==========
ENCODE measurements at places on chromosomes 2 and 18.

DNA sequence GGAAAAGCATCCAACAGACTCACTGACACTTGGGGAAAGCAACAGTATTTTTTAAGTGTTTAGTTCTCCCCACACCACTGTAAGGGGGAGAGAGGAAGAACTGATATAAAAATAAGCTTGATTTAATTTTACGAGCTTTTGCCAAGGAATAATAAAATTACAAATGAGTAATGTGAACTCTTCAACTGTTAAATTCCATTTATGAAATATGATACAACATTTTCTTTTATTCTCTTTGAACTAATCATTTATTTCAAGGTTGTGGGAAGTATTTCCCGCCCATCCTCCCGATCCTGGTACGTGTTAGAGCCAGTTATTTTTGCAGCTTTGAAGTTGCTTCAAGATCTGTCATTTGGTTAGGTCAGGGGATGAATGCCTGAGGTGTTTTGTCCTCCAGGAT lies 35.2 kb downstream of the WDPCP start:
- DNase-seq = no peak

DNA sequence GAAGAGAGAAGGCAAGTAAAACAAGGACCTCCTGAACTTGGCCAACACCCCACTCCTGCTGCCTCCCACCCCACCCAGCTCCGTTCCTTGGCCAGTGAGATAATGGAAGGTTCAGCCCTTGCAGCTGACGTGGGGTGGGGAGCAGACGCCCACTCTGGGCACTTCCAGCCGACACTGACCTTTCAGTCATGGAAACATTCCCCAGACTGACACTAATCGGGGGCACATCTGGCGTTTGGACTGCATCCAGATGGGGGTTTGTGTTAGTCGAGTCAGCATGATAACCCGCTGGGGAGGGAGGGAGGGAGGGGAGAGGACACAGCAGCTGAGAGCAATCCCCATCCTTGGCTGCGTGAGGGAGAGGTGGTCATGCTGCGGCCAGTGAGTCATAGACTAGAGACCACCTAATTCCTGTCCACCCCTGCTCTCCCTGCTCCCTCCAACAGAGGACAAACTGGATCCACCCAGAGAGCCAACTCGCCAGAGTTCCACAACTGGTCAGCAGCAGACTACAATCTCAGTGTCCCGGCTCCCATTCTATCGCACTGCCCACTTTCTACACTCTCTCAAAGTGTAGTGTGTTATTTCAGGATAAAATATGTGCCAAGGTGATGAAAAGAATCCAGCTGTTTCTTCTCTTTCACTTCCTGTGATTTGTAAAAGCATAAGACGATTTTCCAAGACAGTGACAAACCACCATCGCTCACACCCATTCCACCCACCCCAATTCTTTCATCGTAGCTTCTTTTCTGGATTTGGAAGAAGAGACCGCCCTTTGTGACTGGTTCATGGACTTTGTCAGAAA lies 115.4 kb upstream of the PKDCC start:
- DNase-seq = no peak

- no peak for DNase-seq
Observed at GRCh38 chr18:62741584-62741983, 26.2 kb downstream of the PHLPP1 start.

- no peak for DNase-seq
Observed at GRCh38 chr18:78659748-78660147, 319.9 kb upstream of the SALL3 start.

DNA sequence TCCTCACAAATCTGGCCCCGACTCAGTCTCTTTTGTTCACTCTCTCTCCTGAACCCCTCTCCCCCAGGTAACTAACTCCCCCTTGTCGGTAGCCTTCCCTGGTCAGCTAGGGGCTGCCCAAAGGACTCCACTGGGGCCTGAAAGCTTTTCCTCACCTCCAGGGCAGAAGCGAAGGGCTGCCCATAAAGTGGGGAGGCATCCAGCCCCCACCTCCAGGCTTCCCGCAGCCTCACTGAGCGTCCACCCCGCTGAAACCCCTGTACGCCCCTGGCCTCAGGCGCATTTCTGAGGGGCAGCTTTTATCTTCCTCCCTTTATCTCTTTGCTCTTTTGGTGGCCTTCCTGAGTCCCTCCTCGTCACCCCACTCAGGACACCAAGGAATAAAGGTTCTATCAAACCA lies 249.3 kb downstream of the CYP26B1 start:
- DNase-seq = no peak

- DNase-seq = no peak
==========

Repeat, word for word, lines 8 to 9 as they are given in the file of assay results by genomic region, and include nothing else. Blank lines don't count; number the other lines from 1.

- no peak for DNase-seq
Observed at GRCh38 chr18:78659748-78660147, 319.9 kb upstream of the SALL3 start.